Miss Navajo commemorative shawl honors all Diné women


By Alastair Lee Bitsóí
Navajo Times

WINDOW ROCK, Aug. 30, 2013

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When Miss Navajo Leandra Thomas and Navajo Arts and Crafts Enterprise unveiled the special edition Miss Navajo Pendleton Shawl to the public on Friday, the more than 100 people in attendance whispered "ohhs" of surprise and offered their applause.

They were astounded by the colorful Pendleton shawl, which is officially called "Naabeeh— Asdzáá Bééhániih" in the Navajo language.

"Ayoo shil bahozho," said Thomas in Navajo about the first-ever specialty shawl manufactured by Oregon-based Pendleton Woolen Mills.

The shawl, which is dedicated to all Navajo women, consists of maroon fringes and on the front of the blanket tells the story of primordial creation with solid stripes of black, blue, and yellow representing the three underworlds in Navajo Creation.

The six sacred mountains of Diné Bikeyah-- Blanca Peak, Mount Taylor, San Francisco Peaks, Hesperus Peak, Gobernador Knob and Dzil-Na-O-Dith-Hle - are also embedded into the blanket and depicted by six geometrical maroon designs commonly found in Navajo rugs across the blanket.

The shawl, which comes with a description tag like most Pendleton robes and shawls are adorned with when purchased, has a white background representing the present Fourth World, or "Glittering World."

In the center of the shawl is the official logo of Miss Navajo, along with some elements of the Navajo Nation Seal Ð the rainbow representing sovereignty and arrowheads for protection and the 50 states in the United States.

Around the seal of Miss Navajo are two corn stalks, and according to Thomas, the shawl is dedicated to the sacredness and beauty of all Navajo women.

On the description tag, Thomas wrote, "This blanket symbolizes the sacredness and beauty of a Navajo woman. The Miss Navajo logo is placed in the center because she personifies two female deities in Diné culture.

"White Shell Woman and Changing Woman are also represented by the white shells. Surrounding the logo is a rainbow, which represents sovereignty of the Great Navajo Nation, with an opening to the east, the direction in which the Diné greet the morning sun.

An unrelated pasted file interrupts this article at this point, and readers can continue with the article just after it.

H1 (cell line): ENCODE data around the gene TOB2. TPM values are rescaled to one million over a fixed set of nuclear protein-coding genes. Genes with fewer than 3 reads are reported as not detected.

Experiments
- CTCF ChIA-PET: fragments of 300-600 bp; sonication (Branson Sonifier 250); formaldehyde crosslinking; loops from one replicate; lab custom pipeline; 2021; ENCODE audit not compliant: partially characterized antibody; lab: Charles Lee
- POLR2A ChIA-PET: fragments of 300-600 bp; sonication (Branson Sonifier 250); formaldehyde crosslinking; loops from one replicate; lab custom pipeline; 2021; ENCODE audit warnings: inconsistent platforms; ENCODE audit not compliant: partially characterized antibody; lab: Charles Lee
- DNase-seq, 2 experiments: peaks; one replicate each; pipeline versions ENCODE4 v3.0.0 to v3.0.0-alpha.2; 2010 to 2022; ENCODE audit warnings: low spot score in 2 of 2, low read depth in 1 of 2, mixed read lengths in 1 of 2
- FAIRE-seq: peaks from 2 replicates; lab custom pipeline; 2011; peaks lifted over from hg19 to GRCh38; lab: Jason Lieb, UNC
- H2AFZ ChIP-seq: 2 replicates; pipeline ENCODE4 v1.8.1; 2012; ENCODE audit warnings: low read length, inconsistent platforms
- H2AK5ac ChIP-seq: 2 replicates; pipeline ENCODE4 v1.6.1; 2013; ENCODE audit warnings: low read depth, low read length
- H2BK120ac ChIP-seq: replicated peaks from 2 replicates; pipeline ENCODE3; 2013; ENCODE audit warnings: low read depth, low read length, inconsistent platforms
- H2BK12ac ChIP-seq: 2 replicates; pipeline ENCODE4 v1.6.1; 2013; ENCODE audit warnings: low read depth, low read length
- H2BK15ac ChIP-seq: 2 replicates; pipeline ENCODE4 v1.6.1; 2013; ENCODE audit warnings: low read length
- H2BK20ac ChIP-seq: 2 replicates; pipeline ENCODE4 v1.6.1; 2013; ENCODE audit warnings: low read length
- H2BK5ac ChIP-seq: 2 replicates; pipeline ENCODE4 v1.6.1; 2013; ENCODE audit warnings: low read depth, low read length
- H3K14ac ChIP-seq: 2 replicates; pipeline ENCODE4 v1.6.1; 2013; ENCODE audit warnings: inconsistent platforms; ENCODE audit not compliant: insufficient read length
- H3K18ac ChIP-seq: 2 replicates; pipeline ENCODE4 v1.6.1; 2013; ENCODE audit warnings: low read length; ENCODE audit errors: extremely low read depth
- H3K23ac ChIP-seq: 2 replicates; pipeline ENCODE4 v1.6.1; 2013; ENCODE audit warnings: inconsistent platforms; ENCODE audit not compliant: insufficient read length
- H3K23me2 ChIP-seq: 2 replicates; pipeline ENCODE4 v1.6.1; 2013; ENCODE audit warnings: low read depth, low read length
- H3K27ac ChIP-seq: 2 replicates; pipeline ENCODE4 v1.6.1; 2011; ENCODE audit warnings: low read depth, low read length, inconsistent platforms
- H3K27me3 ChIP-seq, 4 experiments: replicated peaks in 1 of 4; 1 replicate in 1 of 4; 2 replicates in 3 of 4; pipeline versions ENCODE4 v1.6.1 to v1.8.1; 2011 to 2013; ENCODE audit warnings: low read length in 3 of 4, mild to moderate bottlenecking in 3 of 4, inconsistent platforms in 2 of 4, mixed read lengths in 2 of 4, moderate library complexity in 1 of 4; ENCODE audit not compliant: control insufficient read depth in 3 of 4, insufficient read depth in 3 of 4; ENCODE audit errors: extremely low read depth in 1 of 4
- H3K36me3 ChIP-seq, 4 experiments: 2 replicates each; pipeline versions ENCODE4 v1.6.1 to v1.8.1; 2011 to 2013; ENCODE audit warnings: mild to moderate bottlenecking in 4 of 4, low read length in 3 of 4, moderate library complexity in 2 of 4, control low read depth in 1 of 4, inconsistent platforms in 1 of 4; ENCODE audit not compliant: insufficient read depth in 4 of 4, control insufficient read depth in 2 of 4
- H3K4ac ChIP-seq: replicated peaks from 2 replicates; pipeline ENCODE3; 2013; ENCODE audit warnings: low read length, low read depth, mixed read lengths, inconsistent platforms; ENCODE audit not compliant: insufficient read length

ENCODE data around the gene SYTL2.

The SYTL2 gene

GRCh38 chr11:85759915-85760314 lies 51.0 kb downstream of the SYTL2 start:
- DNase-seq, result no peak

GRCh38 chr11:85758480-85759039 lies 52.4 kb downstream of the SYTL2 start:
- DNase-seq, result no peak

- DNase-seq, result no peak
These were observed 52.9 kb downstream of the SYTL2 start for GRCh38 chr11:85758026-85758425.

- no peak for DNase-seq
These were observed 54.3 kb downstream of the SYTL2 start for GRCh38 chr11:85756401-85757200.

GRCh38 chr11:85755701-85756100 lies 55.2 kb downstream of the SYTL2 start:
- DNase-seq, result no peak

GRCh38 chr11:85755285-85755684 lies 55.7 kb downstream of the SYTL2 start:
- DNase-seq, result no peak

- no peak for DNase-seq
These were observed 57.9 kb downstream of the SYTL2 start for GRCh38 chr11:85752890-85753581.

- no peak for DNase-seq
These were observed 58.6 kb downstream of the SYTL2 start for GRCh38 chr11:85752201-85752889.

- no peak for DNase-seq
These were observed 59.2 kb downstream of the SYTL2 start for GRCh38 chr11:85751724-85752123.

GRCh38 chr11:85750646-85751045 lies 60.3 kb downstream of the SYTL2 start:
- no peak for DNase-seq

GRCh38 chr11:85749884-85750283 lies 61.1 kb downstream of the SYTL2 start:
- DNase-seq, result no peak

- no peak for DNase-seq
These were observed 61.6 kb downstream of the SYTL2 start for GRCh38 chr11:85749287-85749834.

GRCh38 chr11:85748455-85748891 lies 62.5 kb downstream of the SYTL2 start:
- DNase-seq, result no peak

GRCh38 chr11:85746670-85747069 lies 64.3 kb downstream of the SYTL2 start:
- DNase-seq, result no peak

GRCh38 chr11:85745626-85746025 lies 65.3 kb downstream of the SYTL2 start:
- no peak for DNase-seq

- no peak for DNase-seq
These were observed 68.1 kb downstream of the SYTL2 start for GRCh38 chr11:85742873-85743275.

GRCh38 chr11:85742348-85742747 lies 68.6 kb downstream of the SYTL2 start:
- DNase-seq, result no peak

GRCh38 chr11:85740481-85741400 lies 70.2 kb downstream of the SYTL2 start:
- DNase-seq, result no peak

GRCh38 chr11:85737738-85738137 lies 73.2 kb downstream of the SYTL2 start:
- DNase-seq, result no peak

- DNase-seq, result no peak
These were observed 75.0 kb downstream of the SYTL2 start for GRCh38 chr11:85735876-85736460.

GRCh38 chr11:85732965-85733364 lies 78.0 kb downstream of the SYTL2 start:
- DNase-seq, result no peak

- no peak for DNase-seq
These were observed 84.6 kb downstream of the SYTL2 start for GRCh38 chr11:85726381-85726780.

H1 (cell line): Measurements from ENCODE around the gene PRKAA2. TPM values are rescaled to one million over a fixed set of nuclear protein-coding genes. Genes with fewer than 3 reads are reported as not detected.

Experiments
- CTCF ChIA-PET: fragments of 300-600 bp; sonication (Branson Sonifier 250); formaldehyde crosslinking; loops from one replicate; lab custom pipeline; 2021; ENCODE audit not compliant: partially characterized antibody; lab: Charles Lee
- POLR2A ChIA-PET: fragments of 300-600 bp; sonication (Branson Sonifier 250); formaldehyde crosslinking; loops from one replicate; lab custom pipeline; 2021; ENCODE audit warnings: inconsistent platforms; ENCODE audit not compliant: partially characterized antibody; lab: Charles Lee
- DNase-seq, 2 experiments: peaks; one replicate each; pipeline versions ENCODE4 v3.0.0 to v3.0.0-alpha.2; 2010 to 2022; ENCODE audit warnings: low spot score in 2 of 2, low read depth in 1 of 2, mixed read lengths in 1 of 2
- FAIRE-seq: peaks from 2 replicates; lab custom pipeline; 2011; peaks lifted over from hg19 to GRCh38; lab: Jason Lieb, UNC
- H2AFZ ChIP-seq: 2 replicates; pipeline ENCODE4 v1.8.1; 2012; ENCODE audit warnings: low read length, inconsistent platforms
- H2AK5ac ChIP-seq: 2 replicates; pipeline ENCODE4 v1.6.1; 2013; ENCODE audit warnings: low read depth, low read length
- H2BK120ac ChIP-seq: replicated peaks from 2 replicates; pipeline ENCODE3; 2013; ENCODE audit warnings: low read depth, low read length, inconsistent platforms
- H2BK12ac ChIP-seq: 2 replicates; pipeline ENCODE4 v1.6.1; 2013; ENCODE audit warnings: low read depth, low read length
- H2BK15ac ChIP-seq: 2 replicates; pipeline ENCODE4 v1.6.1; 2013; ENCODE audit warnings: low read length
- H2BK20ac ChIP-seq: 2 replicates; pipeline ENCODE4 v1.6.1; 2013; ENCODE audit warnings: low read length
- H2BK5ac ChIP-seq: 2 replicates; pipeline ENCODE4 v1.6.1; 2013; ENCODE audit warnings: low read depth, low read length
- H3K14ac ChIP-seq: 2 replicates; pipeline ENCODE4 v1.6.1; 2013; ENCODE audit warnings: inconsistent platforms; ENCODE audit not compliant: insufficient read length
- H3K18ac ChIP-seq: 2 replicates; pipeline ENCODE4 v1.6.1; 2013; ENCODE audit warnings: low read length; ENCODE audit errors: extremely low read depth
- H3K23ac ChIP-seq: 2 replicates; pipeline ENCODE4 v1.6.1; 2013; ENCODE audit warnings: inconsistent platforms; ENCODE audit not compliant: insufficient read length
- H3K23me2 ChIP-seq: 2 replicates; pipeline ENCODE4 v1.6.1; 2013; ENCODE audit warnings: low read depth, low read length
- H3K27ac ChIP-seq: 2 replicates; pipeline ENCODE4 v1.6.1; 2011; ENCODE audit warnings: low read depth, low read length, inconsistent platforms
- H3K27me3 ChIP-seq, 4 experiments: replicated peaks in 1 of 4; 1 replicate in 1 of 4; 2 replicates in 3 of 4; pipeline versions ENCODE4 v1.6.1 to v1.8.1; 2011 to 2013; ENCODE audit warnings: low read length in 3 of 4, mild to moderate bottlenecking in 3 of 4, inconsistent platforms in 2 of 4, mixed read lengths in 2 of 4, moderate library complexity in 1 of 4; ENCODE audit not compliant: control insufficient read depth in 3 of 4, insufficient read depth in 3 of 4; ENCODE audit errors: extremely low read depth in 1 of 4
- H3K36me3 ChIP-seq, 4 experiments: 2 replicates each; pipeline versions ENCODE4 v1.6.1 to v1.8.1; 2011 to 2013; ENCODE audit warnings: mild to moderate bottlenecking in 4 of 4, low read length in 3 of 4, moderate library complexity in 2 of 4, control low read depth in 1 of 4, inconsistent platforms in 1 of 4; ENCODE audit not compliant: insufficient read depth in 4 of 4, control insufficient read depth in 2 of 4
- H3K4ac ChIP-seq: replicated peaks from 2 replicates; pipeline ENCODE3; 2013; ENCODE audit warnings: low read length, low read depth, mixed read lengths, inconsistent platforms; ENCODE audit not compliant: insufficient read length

"The six sacred mountains are embedded; the arrowheads act as shields of protection and also represent the 50 states of the U.S.A."

On the reverse side of the blanket, the design is similar with the only difference being a turquoise back ground with a white and turquoise Miss Navajo logo in the center.


Thomas, along with her sister-in-law, Candace Jim-Thomas, designed the blanket's motif over the last 9 months with NACE Marketing Director JT Willie and Pendleton Woolen Mills, famous for designing textile Native American robes for men and shawls for women.

Buyers like Michael J. Belgrade, of North Dakota, were present to purchase one of the 100 specialty blankets that Thomas signed. These exclusive shawls with Thomas' signature sold for $429 plus tax.

"I like the four worlds even though the colors are very basic," Belgrade said, whose girlfriend is a cousin to Thomas. "It's very instrumental to the blanket."

The special edition shawl is sold exclusively to the NACE Window Rock store, according to Willie. He said the shawl is the second Navajo blanket endorsed by Pendleton and the first specialty shawl ever designed by the textile company.

The first blanket was a robe called the Navajo Nation Seal.

More Miss Navajo shawls without Thomas' signature are also on stock at NACE but at a lower price than the 100 special edition ones signed by the 61st Miss Navajo.

For more information on this story, pickup a copy of the Navajo Times on Sept. 5.

Contact Alastair L. Bitsoi at 928-871-1141 or email at abitsoi@navajotimes.com